Here are some of the most common IRS audit mistakes made by taxpayers in an audit:
  • Ignoring IRS notices or letters;
  • Failing to read your taxpayer rights;
  • Bringing friends or family who are not tax professionals with you to the audit;
  • Allowing the IRS perform the audit at your business or home;
  • Volunteering information the examiner has not asked for;
  • Not carefully organizing your records prior to the examination;
  • Not gathering missing records that you can get from others;
  • Providing financial information that’s not required on your return;
  • Reconstructing records you no longer have like automobile mileage logs;
  • Bringing other documents that were not specifically requested;
  • Providing your one and only original copy to the IRS;
  • Fighting, arguing or otherwise being unprofessional and disrespectful to the examiner;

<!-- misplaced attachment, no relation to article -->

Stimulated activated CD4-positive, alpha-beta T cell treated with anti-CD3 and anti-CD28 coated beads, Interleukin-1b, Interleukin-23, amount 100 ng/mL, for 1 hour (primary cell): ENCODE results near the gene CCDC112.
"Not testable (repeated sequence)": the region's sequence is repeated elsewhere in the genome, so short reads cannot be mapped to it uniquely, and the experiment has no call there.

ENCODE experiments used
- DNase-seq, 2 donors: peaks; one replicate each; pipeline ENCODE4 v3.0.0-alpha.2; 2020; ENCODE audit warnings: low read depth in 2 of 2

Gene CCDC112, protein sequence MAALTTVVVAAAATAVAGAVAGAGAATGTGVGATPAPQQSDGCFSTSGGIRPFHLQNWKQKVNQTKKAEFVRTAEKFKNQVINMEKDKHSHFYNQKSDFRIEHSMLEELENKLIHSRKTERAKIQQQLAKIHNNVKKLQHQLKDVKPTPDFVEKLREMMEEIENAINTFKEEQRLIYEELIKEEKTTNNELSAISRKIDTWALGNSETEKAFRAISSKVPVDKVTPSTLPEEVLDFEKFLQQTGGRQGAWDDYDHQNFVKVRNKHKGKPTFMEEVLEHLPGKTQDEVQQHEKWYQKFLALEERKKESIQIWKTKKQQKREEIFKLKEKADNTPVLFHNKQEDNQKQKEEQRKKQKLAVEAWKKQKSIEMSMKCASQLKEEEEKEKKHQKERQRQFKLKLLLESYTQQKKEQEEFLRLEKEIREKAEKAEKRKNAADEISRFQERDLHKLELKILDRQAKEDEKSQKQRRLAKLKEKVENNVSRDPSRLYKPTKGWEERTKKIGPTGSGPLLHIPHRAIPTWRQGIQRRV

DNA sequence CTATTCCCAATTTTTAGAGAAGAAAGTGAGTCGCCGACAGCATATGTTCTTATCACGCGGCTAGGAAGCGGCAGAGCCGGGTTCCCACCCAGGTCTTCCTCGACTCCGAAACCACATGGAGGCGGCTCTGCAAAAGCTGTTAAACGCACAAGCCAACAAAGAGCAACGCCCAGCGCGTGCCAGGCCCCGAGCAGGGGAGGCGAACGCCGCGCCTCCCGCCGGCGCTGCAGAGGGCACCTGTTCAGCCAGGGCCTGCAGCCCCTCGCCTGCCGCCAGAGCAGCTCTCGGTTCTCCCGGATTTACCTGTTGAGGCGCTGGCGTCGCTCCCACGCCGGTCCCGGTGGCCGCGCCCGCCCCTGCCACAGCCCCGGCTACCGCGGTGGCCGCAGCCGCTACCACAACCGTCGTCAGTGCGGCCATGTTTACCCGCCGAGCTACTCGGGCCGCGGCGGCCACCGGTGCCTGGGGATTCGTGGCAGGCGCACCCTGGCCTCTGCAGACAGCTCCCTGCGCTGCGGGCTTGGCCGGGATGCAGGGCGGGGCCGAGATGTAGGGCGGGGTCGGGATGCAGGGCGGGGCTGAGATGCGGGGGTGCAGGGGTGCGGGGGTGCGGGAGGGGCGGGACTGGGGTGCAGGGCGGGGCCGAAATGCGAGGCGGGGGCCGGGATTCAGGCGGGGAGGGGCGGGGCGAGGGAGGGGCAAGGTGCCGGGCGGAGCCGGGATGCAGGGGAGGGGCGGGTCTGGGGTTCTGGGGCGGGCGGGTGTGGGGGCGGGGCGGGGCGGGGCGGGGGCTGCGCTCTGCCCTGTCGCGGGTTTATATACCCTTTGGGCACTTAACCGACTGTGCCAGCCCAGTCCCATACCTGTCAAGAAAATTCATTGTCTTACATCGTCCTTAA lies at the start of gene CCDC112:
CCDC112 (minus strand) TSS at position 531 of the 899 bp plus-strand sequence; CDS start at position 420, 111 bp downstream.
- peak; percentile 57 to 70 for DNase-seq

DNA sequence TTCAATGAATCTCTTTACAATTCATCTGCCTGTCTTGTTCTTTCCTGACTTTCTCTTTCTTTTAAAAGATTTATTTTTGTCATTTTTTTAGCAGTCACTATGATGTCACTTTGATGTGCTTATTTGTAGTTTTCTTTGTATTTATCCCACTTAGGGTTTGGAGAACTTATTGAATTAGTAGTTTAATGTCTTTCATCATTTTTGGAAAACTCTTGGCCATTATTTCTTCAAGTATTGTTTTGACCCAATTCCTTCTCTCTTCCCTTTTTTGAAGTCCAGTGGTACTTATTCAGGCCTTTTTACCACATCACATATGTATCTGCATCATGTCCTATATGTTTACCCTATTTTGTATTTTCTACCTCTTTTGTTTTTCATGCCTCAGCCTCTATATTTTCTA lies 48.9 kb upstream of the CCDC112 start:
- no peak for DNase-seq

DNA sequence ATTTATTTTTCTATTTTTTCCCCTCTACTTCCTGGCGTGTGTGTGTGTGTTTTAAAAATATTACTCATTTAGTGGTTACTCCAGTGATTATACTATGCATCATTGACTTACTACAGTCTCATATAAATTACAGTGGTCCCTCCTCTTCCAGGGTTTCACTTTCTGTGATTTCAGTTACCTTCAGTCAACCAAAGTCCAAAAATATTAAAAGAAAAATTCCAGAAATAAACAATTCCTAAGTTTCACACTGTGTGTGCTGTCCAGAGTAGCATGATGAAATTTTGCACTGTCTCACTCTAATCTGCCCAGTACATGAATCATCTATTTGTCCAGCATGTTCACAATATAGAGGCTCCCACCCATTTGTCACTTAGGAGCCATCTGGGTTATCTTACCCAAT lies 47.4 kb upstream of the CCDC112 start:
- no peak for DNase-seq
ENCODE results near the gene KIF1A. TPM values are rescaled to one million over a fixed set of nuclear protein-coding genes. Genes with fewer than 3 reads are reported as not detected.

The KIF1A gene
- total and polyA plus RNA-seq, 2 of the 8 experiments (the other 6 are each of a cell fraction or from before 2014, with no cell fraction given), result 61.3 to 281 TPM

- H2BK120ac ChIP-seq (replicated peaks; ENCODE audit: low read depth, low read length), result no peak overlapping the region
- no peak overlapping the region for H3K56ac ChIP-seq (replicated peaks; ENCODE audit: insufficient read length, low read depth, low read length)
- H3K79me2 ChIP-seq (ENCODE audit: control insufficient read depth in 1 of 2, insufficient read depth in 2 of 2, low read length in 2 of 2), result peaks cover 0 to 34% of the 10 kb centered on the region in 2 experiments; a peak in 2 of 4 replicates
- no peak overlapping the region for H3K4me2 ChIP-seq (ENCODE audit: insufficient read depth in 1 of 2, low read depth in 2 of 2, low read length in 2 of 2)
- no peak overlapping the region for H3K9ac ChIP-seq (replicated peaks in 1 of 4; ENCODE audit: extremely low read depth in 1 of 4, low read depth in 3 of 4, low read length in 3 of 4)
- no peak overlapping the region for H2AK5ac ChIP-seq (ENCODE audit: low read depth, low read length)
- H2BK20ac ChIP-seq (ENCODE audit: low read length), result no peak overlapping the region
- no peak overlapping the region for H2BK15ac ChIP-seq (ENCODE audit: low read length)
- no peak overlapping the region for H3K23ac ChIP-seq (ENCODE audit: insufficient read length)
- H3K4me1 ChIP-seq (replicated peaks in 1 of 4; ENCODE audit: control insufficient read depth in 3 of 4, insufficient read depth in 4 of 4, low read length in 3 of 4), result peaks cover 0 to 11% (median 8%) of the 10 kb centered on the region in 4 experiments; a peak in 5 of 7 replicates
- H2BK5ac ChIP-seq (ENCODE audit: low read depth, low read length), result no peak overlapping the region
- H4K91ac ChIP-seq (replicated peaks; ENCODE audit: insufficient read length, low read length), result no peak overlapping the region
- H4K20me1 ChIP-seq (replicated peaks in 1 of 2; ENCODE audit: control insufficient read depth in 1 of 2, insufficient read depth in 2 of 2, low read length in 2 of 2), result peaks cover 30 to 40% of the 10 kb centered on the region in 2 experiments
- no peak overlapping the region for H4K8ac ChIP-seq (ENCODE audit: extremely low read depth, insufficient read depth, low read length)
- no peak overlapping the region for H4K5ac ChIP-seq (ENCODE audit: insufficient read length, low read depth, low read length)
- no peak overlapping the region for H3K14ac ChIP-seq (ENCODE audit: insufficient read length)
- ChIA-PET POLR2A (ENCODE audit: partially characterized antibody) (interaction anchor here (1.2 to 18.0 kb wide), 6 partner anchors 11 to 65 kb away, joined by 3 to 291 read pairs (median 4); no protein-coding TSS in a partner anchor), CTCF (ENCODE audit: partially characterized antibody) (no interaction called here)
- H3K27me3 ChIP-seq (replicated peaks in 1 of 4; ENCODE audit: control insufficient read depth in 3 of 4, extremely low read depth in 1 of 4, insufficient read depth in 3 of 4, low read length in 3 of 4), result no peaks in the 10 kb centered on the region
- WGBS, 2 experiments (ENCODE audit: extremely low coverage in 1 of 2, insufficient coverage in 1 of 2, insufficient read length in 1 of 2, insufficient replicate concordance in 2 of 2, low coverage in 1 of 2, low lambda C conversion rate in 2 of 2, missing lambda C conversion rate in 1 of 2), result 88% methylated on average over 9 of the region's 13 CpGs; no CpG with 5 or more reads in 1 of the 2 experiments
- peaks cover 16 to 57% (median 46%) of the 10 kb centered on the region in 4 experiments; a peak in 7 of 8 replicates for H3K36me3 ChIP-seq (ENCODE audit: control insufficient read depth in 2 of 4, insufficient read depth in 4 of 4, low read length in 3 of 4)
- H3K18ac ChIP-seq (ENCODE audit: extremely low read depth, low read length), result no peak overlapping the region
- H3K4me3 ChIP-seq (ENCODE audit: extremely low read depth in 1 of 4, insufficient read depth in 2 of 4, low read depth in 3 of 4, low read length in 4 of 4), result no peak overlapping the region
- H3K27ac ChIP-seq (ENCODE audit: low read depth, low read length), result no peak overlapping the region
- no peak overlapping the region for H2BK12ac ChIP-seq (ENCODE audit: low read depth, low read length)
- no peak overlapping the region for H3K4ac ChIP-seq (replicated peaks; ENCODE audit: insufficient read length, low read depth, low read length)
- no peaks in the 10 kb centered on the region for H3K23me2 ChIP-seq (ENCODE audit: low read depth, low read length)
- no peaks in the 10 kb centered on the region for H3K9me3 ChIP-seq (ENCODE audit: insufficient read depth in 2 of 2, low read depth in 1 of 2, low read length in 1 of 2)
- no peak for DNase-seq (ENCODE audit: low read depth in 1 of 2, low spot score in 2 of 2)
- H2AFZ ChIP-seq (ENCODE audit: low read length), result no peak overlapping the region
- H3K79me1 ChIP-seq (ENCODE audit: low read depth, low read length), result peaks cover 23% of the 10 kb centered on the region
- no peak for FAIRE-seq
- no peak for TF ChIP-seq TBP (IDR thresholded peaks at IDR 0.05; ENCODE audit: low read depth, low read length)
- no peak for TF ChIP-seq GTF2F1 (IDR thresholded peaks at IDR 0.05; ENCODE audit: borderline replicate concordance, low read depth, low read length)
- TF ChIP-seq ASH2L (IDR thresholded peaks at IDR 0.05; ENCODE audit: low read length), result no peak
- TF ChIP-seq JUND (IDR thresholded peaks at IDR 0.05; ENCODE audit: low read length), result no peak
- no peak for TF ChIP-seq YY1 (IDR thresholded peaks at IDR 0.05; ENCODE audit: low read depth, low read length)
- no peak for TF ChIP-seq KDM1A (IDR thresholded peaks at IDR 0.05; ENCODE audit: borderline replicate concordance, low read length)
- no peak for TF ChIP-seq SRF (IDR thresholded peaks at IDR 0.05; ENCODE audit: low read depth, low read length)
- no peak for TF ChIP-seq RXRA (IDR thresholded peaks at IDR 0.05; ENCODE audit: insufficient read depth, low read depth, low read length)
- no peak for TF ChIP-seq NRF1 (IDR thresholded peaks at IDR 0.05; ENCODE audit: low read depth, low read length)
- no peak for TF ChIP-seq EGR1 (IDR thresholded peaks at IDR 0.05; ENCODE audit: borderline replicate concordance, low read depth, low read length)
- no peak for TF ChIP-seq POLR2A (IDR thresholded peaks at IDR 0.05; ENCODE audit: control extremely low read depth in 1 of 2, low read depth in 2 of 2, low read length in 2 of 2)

• If the audit is not going well, stop the examination and exercise your right to professional representation;
  • If you’re being treated unfairly, exercise your right to meet with the audit manager and have the examination transferred to another individual;
  • Don’t sweat the small stuff. Concentrate on the major issues and move on;
  • Not agreeing with the audit results and then not exercising your rights to appeal the results
To the extent you owe taxes and the examiner has been successful in finding this, he will likely assume you have made the same mistakes in other tax years and will apply the same logic to other years as well. When evaluating your exposure, apply this logic to other years that can be challenged as well before you begin the examination.  Evaluate your exposure.